Tefillin are a set of small cubic leather boxes painted black, containing scrolls of parchment inscribed with four verses from the Torah, with leather straps dyed black on one side, and worn by observant Jews during weekday morning prayers. There are two boxes of Tefillin, a shel yad, the hand tefillian, which is placed on your arm and wrapped until your palm. The other box is shel rosh, is placed above the forehead, with the strap going around the head and over the shoulders. The Torah commands that they should be worn to serve as a "sign" and "remembrance" that G-d brought the children of Israel out of Egypt. It used to be that people wore Tefillian every weekday. There are some rabbis in Israel who continue that custom, but most Jews just wear it during weekday morning prayers.

The obligation of tefillin is mentioned four times in the Torah: twice when recalling the the Exodus from Egypt:

  • And it shall be for a sign for you upon your hand, and for a memorial between your eyes, that the law of the Lord may be in your mouth; for with a strong hand did the Lord bring you out of Egypt.—Exodus 13:9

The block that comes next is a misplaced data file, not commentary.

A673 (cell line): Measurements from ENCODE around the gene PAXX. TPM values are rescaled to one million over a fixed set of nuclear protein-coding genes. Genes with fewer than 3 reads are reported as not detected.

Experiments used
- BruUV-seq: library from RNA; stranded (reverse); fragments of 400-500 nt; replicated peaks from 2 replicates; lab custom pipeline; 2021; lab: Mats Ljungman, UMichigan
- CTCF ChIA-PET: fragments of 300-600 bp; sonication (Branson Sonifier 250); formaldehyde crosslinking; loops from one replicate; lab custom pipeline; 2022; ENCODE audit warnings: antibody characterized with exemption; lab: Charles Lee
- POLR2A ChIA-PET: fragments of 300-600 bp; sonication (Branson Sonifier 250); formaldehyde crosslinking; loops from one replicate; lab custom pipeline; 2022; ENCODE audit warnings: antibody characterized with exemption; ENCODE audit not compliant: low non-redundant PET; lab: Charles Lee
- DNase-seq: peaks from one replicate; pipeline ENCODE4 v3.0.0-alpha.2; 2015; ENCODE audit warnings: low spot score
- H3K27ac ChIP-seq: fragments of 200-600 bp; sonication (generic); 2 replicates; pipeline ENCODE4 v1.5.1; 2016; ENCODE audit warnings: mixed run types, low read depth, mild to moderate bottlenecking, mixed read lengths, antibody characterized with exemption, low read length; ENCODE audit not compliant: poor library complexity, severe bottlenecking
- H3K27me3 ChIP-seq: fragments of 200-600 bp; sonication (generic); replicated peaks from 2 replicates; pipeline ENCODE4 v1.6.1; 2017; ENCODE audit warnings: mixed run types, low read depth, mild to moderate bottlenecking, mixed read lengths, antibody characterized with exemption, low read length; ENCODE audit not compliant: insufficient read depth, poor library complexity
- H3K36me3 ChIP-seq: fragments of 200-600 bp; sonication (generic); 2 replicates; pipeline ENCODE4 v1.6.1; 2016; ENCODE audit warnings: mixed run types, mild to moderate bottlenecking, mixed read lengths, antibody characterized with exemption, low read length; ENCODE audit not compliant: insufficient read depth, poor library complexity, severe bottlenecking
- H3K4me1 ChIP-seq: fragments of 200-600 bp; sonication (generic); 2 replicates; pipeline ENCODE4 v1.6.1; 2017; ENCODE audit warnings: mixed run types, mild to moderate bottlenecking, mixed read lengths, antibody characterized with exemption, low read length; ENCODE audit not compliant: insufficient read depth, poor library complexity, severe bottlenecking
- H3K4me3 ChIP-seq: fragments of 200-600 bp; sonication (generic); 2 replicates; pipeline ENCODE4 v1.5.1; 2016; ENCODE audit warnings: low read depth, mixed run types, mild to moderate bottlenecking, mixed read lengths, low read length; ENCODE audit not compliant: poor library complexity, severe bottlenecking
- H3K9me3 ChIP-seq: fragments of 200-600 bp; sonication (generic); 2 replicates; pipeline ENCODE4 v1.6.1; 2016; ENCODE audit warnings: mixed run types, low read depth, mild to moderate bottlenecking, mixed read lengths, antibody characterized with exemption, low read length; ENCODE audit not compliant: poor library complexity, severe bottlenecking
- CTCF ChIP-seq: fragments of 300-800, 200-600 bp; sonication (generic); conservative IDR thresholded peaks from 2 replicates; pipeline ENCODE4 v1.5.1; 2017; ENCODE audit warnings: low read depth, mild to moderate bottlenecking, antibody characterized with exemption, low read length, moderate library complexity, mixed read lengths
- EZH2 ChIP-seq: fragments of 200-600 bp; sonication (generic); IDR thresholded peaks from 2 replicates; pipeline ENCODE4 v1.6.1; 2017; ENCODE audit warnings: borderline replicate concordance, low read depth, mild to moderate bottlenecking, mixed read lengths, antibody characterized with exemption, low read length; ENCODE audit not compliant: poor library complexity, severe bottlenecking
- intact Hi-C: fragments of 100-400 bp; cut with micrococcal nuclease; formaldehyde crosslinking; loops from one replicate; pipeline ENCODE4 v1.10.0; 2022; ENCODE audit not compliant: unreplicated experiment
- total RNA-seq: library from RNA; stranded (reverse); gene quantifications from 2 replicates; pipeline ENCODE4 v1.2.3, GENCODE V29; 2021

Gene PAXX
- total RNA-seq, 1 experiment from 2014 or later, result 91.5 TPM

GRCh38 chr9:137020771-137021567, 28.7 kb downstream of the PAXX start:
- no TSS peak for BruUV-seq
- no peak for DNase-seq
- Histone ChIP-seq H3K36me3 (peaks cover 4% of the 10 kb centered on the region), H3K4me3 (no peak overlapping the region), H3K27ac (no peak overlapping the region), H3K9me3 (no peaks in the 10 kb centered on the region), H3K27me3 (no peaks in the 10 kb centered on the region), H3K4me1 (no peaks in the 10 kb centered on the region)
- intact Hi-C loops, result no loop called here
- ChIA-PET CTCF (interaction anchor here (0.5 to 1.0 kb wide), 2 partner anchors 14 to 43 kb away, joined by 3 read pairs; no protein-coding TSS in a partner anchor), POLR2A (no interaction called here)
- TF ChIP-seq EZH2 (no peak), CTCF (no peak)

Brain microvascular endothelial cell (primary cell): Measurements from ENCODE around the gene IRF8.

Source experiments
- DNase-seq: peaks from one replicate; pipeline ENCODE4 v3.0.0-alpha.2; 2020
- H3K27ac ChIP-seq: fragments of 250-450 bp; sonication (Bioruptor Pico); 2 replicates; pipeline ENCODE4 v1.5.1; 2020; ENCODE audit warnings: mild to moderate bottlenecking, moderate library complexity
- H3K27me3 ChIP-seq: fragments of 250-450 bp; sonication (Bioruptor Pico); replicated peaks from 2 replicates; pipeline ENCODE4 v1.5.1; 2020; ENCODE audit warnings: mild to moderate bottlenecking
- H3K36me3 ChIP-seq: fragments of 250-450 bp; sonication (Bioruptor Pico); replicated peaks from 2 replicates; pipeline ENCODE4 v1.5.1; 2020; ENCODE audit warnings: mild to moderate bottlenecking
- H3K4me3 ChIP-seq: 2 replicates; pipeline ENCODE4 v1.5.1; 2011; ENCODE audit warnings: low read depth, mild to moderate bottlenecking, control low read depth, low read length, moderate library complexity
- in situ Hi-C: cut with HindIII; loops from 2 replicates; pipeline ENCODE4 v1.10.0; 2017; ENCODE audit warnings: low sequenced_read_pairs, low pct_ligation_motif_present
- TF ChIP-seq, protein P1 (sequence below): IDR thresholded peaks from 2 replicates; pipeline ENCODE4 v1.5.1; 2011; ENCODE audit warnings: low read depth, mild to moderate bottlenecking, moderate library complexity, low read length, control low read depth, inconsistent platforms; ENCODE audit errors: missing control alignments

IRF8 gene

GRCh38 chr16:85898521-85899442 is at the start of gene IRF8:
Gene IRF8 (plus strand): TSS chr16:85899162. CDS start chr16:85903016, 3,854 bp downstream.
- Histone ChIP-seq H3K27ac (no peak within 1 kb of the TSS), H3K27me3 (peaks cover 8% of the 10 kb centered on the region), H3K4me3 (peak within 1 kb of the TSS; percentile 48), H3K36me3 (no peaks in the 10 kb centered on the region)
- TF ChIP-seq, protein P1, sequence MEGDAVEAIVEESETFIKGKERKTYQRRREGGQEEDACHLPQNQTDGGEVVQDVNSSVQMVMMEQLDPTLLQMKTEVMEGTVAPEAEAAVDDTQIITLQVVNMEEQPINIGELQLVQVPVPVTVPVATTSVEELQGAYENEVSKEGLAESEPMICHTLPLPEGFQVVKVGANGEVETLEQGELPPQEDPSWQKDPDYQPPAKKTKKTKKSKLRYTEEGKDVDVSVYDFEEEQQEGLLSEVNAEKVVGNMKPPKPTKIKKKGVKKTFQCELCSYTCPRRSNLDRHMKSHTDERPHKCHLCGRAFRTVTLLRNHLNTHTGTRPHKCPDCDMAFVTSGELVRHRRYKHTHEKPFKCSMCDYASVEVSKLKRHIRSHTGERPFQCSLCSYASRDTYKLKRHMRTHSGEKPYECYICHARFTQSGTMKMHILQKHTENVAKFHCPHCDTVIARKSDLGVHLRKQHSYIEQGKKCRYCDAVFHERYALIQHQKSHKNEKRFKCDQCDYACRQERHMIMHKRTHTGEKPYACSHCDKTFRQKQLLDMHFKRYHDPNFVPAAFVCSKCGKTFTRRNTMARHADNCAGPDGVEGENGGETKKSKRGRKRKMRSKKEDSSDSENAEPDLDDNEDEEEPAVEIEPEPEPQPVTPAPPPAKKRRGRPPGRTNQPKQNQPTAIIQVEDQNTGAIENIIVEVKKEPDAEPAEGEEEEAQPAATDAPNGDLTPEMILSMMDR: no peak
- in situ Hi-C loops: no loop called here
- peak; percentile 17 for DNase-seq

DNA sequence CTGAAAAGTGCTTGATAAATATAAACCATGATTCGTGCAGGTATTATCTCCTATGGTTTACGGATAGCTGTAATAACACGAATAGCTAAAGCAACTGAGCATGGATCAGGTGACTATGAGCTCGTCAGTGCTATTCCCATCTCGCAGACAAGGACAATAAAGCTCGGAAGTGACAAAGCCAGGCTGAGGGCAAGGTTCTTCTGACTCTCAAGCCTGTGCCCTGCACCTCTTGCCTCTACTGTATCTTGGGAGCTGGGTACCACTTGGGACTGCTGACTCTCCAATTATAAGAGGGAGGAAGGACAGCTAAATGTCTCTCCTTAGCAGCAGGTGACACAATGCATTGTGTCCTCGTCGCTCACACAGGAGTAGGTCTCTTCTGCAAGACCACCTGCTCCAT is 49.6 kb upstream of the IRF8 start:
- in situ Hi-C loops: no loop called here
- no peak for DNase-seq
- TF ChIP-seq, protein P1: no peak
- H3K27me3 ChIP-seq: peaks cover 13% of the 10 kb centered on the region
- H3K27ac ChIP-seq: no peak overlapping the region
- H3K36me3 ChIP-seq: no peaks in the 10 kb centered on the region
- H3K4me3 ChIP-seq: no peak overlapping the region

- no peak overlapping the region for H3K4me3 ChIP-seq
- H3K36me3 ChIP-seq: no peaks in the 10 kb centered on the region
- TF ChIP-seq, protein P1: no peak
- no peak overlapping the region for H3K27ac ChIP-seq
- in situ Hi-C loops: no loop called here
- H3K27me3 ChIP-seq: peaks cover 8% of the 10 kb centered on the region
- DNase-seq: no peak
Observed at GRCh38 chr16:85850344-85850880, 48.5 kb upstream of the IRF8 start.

• And it shall be for a sign upon your hand, and as totafot between your eyes; for with a mighty hand did the Lord bring us forth out of Egypt.—Exodus 13:16

and twice in the shema passages:

  • And you shall bind them as a sign upon your arm, and they shall be as totafot between your eyes.—Deuteronomy 6:8
  • You shall put these words of mine on your heart and on your soul; and you shall tie them for a sign upon your arm, and they shall be as totafot between your eyes.—Deuteronomy 11:18

All four of these paragraphs are written in the shel rosh. Tefillin is never worn on Shabbos, Yontif, and some people say it is not worn on Chol Hamoed. Women do not wear Tefillin.

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